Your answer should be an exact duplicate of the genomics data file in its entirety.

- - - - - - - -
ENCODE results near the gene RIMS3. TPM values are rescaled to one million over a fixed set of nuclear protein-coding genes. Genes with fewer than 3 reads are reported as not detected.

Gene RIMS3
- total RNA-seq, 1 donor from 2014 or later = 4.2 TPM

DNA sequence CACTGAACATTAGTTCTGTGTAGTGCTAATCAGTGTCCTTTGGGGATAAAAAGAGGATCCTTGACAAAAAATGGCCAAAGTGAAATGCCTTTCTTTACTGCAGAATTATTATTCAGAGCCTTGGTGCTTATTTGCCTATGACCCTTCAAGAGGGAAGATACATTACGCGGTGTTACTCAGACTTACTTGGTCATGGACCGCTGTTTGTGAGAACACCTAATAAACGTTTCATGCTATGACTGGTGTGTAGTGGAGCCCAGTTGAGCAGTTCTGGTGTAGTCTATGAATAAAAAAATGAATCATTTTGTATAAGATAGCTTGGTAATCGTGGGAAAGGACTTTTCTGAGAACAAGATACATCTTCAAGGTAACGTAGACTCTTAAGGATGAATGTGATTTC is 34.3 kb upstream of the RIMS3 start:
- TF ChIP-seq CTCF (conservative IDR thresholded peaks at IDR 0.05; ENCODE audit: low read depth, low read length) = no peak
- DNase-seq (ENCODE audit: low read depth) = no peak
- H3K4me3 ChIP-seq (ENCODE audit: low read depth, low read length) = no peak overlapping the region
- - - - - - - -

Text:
ENCODE results near the gene RIMS3. TPM values are rescaled to one million over a fixed set of nuclear protein-coding genes. Genes with fewer than 3 reads are reported as not detected.

Gene RIMS3
- total RNA-seq, 1 donor from 2014 or later = 4.2 TPM

DNA sequence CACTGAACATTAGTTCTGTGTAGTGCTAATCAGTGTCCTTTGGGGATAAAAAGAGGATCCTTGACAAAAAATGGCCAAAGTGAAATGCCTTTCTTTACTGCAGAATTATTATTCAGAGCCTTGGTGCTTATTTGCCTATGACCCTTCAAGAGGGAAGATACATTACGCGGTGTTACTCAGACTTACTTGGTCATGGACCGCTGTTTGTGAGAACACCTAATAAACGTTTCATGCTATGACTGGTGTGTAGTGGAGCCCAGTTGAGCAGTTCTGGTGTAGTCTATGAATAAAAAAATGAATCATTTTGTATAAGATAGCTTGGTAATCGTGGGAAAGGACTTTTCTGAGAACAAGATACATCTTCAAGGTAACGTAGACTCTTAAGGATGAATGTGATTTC is 34.3 kb upstream of the RIMS3 start:
- TF ChIP-seq CTCF (conservative IDR thresholded peaks at IDR 0.05; ENCODE audit: low read depth, low read length) = no peak
- DNase-seq (ENCODE audit: low read depth) = no peak
- H3K4me3 ChIP-seq (ENCODE audit: low read depth, low read length) = no peak overlapping the region